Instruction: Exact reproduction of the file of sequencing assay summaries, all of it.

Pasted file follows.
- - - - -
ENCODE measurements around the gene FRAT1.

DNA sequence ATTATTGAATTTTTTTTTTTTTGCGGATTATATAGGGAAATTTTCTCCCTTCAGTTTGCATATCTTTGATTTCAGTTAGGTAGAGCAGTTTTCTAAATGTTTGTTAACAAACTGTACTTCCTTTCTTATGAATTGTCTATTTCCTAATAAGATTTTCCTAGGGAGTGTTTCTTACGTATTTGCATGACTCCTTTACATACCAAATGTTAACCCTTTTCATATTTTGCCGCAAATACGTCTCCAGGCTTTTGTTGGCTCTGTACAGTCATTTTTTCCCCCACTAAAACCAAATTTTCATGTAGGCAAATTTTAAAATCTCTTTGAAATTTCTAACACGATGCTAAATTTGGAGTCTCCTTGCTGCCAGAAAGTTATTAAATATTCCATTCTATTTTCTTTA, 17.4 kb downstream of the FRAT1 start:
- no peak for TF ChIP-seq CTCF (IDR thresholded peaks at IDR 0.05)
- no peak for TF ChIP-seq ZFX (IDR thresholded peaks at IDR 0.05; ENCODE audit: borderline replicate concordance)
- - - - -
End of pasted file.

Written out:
ENCODE measurements around the gene FRAT1.

DNA sequence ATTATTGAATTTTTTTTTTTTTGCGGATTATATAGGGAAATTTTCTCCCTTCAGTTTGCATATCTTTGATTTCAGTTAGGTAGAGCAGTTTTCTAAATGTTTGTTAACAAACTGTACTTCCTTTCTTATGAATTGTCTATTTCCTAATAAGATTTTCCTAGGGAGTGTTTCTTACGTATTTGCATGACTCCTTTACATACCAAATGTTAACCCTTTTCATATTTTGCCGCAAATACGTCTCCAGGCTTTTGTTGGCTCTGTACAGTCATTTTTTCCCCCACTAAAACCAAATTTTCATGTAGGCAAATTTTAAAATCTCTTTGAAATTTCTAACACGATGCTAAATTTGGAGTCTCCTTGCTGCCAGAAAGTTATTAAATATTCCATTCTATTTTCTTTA, 17.4 kb downstream of the FRAT1 start:
- no peak for TF ChIP-seq CTCF (IDR thresholded peaks at IDR 0.05)
- no peak for TF ChIP-seq ZFX (IDR thresholded peaks at IDR 0.05; ENCODE audit: borderline replicate concordance)